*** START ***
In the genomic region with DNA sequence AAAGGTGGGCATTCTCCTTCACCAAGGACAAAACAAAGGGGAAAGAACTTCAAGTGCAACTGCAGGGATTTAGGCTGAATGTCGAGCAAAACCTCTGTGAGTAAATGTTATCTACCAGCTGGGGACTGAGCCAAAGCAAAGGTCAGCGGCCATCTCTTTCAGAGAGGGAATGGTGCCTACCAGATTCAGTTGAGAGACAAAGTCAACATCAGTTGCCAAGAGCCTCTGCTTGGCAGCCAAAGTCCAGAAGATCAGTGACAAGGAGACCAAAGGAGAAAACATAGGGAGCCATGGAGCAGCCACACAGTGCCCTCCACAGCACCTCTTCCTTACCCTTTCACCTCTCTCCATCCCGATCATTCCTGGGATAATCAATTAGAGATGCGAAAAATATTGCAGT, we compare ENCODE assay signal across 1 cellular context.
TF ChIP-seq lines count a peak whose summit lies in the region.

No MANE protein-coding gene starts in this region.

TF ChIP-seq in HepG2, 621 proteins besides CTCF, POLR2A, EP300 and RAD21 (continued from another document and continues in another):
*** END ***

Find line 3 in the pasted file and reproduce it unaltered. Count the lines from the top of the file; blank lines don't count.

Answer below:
No MANE protein-coding gene starts in this region.